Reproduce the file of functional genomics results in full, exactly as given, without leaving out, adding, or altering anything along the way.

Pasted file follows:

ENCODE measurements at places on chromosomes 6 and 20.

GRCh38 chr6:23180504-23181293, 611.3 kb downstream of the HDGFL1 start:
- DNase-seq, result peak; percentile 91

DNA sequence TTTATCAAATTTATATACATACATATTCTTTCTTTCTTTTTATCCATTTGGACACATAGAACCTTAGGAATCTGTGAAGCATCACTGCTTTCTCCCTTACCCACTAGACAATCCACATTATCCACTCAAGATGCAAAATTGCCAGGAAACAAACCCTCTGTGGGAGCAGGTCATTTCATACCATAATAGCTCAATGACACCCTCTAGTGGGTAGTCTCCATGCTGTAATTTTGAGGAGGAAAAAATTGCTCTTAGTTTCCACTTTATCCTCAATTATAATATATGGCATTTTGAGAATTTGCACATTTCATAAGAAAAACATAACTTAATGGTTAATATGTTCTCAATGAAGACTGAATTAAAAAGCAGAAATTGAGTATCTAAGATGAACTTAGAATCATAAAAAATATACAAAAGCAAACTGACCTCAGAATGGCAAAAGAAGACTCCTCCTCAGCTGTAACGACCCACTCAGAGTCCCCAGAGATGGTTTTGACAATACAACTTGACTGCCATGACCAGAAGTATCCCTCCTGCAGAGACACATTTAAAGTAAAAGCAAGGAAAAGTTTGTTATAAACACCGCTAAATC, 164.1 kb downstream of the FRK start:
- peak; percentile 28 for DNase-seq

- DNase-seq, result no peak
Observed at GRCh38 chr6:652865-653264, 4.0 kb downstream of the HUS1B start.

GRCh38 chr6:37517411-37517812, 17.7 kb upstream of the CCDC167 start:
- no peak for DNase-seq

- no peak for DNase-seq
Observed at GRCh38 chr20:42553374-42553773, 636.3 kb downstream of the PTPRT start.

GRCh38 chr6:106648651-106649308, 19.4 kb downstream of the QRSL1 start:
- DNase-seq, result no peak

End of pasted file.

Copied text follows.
ENCODE measurements at places on chromosomes 6 and 20.

GRCh38 chr6:23180504-23181293, 611.3 kb downstream of the HDGFL1 start:
- DNase-seq, result peak; percentile 91

DNA sequence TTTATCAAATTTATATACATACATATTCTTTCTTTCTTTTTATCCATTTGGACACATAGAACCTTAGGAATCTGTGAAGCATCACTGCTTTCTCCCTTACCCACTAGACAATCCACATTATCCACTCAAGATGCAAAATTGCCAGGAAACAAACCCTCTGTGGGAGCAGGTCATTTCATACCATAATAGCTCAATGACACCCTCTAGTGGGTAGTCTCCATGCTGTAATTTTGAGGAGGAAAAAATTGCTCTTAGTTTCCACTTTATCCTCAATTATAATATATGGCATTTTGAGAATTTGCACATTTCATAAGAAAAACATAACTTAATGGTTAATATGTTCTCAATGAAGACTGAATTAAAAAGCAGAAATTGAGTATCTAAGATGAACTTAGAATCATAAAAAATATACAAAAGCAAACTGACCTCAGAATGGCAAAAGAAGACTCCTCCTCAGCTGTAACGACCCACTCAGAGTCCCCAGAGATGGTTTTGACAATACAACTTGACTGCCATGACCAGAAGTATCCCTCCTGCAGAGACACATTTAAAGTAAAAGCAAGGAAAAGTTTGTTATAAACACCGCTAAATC, 164.1 kb downstream of the FRK start:
- peak; percentile 28 for DNase-seq

- DNase-seq, result no peak
Observed at GRCh38 chr6:652865-653264, 4.0 kb downstream of the HUS1B start.

GRCh38 chr6:37517411-37517812, 17.7 kb upstream of the CCDC167 start:
- no peak for DNase-seq

- no peak for DNase-seq
Observed at GRCh38 chr20:42553374-42553773, 636.3 kb downstream of the PTPRT start.

GRCh38 chr6:106648651-106649308, 19.4 kb downstream of the QRSL1 start:
- DNase-seq, result no peak